Pfizer Agrees to Pay $35 million to Settle Rapamune Allegations

Pfizer_to_Pay_35_MillionPfizer has reached a $35 million settlement with 42 states to settle allegations that it deceptively marketed its drug Rapamune, which is prescribed to help prevent rejection of kidney transplants. The settlement was announced by North Carolina Attorney General Roy Cooper, according to an article written by the N.C. Department of Justice in JDNews.com.

The $35 million will be split among the 42 states, with $1.2 million going to North Carolina, NC Department of Justice writes. The attorneys general of the states accused Pfizer subsidiary Wyeth Pharmaceuticals of engaging in deceptive and unfair marketing practices with regards to Rapamune by misrepresenting its uses and benefits.

“Promoting a drug to treat a condition without proof that it could help patients is wrong,” said Cooper. “Patients and their doctors deserve honest, accurate information about medications.”

The terms of the settlement require Pfizer to change the way it markets and promotes its products. The company is prohibited from marketing any of its products in a false, misleading or deceptive way. Pfizer also cannot compare their product to another one without substantial evidence, or market a product for a use not approved by the U.S. Food and Drug Administration (FDA) known as off-label use. Furthermore, the drug maker cannot share information about a product’s off-label use unless it is within FDA regulations or offer incentives to promote off-label use. Unless Rapamune is being used for an approved purpose, Pfizer cannot attempt to include it in hospital protocols or standing orders. Lastly, Pfizer cannot try to “influence the prescribing of Rapamune in hospitals or transplant centers in any manner that does not comply with federal law banning kick-backs, including through funding clinical trials.” the NC DOJ said.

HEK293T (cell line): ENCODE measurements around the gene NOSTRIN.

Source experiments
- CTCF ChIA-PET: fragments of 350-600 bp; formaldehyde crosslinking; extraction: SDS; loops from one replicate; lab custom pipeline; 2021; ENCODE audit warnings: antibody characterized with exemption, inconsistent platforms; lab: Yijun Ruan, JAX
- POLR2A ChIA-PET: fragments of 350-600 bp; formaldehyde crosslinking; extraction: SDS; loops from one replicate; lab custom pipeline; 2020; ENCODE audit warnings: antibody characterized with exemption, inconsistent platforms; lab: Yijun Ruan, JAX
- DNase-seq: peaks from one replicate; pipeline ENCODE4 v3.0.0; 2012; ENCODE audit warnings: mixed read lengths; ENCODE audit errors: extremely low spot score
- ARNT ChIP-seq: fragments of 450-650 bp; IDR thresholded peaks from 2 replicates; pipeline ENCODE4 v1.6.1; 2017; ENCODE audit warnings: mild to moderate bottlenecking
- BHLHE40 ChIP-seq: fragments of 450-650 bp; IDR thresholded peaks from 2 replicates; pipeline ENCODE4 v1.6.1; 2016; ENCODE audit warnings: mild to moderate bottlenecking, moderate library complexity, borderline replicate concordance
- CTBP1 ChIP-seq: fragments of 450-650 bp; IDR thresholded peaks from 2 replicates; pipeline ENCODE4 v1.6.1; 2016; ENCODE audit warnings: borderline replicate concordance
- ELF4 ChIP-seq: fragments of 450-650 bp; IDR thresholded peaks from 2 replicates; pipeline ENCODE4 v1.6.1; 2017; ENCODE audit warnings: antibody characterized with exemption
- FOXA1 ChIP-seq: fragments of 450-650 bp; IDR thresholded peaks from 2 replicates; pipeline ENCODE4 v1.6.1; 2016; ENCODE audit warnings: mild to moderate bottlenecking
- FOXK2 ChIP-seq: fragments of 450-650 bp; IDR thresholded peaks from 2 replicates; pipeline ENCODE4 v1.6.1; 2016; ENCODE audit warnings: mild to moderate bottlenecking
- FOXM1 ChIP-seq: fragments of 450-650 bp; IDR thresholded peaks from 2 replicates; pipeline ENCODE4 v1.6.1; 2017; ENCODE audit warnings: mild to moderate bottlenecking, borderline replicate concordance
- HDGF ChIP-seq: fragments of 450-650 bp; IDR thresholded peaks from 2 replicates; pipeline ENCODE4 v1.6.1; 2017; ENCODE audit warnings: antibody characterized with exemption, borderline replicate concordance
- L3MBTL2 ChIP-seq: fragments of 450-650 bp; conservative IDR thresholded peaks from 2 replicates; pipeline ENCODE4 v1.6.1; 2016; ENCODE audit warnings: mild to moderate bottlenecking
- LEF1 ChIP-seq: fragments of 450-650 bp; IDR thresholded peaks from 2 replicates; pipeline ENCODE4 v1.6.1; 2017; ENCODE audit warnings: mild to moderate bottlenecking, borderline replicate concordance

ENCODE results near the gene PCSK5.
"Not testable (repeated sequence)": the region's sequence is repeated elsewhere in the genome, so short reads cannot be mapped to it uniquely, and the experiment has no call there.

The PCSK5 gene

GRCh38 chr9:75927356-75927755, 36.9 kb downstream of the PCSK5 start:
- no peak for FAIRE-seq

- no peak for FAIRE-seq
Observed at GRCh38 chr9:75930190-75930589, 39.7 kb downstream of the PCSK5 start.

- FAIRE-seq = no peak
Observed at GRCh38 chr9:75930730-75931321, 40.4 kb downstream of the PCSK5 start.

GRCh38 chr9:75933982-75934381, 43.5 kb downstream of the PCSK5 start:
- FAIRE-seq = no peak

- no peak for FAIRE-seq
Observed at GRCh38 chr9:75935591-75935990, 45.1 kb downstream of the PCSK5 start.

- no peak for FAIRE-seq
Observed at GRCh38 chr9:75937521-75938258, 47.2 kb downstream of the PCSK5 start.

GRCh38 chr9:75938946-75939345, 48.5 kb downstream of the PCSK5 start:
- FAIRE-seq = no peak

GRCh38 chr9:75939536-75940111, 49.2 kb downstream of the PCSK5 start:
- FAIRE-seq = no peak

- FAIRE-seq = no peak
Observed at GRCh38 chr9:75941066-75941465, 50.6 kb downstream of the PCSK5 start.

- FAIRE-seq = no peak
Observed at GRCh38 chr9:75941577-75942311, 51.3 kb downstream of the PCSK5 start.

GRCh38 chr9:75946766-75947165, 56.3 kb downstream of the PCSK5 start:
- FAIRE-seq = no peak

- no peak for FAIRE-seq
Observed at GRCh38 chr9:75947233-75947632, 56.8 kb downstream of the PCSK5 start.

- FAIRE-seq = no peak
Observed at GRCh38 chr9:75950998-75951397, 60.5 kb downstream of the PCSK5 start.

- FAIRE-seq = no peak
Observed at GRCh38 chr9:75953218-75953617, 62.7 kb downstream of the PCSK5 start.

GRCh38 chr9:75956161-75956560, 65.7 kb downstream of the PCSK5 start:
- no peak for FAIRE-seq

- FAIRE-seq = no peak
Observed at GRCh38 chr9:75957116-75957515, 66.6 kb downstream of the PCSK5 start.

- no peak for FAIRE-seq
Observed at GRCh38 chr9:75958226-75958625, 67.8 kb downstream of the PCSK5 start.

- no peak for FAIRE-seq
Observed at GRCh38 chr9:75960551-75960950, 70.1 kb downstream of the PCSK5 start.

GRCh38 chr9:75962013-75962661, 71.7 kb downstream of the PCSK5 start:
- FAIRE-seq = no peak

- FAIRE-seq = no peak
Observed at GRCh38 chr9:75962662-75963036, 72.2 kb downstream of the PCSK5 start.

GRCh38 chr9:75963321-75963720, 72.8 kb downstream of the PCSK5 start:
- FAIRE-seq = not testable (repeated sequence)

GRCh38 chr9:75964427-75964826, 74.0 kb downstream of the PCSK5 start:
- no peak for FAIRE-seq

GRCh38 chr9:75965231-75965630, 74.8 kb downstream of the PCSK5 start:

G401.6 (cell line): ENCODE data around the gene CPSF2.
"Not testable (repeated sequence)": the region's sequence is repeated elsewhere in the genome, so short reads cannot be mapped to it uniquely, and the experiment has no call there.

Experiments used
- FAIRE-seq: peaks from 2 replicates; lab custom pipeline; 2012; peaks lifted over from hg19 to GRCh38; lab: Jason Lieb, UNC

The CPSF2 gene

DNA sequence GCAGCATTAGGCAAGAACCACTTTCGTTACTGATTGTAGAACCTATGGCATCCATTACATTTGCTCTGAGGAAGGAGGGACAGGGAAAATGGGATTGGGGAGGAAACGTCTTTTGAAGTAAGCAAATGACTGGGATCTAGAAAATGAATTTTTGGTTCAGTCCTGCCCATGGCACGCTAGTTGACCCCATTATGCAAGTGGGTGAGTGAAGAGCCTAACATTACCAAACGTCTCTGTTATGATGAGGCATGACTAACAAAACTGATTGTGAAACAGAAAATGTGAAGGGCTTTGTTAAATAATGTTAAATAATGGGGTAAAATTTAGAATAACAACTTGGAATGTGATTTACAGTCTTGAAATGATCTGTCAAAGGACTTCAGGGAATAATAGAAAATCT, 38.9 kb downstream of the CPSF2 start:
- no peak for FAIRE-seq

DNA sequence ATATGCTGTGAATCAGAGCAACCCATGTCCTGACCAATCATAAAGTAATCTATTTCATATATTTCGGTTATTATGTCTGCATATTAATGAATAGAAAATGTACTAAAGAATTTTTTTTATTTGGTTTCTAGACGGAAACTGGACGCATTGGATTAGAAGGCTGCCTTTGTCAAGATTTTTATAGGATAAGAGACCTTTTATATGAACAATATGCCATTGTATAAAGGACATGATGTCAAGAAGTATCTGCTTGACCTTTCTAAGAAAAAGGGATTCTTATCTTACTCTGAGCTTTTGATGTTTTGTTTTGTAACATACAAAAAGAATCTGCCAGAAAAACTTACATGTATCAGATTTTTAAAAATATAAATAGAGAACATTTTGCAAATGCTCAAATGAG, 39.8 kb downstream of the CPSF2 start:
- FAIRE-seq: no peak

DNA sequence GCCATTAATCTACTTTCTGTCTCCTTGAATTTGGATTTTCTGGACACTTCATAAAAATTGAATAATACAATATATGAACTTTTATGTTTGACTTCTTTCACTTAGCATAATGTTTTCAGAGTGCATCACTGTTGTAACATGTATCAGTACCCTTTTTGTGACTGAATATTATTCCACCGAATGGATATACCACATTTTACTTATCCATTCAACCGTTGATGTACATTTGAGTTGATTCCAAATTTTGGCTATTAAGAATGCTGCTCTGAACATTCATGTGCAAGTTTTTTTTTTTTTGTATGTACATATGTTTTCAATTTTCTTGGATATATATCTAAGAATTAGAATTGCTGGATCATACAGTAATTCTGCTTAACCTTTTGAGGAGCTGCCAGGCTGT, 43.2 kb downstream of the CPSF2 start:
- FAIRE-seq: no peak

The settlement was negotiated by the Executive Committee, served by North Carolina, Oregon, Texas, California, Florida, Illinois, Maryland, New York and Pennsylvania. Other states involved in the settlement include Alabama, Arizona, Arkansas, Colorado, Delaware, District of Columbia, Georgia, Hawaii, Indiana, Iowa, Kansas, Kentucky, Louisiana, Maine, Massachusetts, Michigan, Minnesota, Mississippi, Missouri, Nebraska, Nevada, New Hampshire, New Jersey, New Mexico, North Dakota, Ohio, Oklahoma, South Dakota, Tennessee, Utah, Virginia, Washington, and Wisconsin.

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